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Crocus: Crocus chrysanthus 'Lady Killer'

Botanical name: Crocus chrysanthus 'Lady Killer'

Common name: snow crocus

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Planted
1
time

Sprite
created by:
chief cultivator

Mercer island, Wa

at a glance

Soil: damp, neutral, sand
Sun:
  
Zones: 4a thru 8b
Care:
easy
Lifespan:
perennial
Category:   
Attributes:

deer resistant, winter interest

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description for "Crocus: Crocus chrysanthus 'Lady Killer'"

Spring flowering snow crocus 'Lady Killer' has very unique pointed petals. Boldly contrasted with a white interior and outside petals that are deep purple edged with white. Grow in gritty, poor to moderately fertile soil. Awards: RHS AGM (Award of Garden Merit) Easily grown and free-flowering, spring flowering species crocuses will increase their kind from year to year. When you purchase, keep in mind the naturally smaller size of the species corms because you'll want enough to form tight groups. And don't forget to pot a few corms to force into early bloom in your home over winter. It's a way to preview your treasure trove weeks before the corms bloom outdoors, just about the time the snow melts. --edited by dtd siegelgirl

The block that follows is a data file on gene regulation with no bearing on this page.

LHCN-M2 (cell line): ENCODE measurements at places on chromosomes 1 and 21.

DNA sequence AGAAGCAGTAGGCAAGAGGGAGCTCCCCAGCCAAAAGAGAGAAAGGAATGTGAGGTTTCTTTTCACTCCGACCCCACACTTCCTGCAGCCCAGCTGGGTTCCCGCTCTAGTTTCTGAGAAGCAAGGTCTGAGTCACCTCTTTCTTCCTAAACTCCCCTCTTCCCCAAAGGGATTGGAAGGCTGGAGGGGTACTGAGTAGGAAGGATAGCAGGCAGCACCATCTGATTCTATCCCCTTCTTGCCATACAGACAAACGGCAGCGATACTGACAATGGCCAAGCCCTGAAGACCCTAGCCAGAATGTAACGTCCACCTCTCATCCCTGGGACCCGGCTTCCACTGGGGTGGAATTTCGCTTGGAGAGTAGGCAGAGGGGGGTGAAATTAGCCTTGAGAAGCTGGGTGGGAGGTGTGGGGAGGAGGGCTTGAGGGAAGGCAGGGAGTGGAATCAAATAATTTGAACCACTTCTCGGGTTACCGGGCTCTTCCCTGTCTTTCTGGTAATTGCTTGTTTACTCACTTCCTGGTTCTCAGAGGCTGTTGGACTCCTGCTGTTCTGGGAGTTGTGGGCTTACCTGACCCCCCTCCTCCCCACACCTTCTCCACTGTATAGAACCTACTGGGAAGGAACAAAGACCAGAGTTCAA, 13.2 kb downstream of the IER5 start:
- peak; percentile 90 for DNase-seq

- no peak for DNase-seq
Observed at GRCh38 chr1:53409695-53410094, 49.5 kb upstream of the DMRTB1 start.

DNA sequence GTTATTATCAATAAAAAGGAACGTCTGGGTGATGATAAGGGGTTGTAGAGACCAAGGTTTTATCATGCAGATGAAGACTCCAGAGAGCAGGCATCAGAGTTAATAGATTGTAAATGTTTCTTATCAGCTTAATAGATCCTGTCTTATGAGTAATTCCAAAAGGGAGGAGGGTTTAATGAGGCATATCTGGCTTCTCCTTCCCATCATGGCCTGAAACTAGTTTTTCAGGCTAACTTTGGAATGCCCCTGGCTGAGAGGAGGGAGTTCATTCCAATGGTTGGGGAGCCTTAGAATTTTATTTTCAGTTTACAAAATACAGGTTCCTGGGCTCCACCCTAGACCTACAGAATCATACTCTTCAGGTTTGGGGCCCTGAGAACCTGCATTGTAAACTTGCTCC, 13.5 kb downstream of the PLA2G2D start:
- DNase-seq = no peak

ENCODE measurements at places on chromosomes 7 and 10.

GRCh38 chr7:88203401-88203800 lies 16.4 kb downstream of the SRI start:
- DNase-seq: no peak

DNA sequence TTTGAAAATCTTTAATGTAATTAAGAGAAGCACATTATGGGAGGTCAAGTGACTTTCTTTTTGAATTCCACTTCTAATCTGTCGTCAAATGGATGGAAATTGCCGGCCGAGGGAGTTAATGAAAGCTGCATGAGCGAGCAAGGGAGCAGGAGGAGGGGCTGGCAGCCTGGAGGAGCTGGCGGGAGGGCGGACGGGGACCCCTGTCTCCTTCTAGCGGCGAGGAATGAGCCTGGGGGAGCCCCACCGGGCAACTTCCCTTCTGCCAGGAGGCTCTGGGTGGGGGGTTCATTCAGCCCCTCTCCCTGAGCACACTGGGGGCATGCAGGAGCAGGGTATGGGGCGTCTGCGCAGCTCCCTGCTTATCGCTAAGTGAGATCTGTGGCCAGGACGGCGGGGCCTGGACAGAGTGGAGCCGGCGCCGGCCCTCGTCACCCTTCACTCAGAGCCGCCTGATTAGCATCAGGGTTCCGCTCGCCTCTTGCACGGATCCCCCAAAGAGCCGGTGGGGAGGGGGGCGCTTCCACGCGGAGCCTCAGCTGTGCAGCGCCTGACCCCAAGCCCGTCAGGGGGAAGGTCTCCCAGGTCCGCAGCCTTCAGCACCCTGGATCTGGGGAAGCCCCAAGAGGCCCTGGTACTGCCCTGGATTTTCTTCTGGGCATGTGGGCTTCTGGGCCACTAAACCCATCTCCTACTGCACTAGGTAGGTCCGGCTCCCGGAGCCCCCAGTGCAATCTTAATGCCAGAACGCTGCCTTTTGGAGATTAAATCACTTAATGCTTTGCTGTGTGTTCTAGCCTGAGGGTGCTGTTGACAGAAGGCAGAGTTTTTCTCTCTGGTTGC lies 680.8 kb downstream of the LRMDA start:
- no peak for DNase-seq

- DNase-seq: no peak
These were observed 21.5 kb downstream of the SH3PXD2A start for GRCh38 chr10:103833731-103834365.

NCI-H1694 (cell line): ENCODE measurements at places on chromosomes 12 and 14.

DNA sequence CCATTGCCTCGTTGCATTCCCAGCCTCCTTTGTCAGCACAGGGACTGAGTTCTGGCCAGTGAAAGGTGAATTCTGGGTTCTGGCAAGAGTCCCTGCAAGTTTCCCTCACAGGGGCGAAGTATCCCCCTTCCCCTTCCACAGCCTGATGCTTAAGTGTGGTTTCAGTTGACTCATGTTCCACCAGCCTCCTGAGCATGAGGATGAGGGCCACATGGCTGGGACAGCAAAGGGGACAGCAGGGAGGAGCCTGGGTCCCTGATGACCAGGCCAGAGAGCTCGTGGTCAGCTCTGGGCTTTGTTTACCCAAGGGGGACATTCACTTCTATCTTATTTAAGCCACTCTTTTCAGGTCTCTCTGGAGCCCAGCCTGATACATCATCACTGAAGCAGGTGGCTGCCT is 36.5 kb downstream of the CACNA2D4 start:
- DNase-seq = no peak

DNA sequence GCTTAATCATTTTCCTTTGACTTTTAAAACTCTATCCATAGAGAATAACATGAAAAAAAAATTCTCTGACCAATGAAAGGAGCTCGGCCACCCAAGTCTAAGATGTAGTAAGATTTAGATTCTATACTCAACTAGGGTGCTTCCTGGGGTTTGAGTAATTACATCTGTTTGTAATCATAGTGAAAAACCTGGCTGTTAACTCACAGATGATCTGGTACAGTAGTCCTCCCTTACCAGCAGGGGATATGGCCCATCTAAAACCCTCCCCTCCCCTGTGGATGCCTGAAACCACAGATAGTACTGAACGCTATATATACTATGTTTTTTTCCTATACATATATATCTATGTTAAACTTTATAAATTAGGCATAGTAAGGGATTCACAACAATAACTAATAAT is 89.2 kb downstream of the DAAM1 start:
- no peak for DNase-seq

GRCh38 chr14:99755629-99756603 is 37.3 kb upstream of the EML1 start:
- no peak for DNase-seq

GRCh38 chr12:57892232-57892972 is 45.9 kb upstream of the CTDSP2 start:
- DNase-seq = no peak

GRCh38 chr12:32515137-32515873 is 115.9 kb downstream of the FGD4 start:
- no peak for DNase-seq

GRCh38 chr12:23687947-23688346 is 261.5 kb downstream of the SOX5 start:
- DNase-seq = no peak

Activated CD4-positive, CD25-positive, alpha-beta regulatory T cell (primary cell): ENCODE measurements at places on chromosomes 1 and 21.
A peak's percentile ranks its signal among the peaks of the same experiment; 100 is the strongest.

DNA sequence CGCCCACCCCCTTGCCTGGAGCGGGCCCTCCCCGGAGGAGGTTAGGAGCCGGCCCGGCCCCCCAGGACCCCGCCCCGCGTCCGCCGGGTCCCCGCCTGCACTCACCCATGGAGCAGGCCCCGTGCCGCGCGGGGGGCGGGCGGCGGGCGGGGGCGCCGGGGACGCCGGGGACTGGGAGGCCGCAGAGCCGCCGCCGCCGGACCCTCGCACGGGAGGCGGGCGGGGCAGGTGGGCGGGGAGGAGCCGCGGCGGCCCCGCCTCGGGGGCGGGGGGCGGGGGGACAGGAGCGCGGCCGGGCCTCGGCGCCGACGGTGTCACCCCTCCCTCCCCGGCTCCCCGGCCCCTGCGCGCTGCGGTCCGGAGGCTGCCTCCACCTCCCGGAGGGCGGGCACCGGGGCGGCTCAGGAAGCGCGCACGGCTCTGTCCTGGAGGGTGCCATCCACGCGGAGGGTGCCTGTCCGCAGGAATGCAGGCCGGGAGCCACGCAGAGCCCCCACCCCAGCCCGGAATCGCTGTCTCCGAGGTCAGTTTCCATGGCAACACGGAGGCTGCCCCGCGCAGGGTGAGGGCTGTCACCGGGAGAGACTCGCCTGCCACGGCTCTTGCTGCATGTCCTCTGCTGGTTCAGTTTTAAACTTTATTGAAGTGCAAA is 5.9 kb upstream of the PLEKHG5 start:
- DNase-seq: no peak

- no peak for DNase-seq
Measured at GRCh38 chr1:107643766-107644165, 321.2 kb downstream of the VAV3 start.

History:

Look to the species crocuses, like 'Lady Killer', for a bit of daring and adventure. After all, these crocuses hail from homelands that include Spain, Portugal, Morocco, Italy, Greece, Asia Minor and China. The flowers of the species are miniature when compared to their Dutch cousins, but the species definitely hold the upper hand when it comes to color, especially the bicolored species which are exotically feathered or dusted with a secondary hue. Crocus chrysanthus grows wild in Greece and Turkey with vivid orange-yellow flowers. Four varieties were distinguished by George Maw by their colouring (fusco-tinctus, fusco-lineatus, (gold with brown freckling or feathering externally), albidus (white), coerulescens (blue)), and designated e.g. C. chrysanthus var. fuscotinctus. It has smaller corms and a small cup shaped flower, compared to the Giant Dutch Crocus (Crocus vernus), although produces more flowers per bulb than C vernus. Its common name derives from the fact that it is an early crocus, blooming about two weeks earlier than the giant crocus, and may emerge through the snow in early spring.

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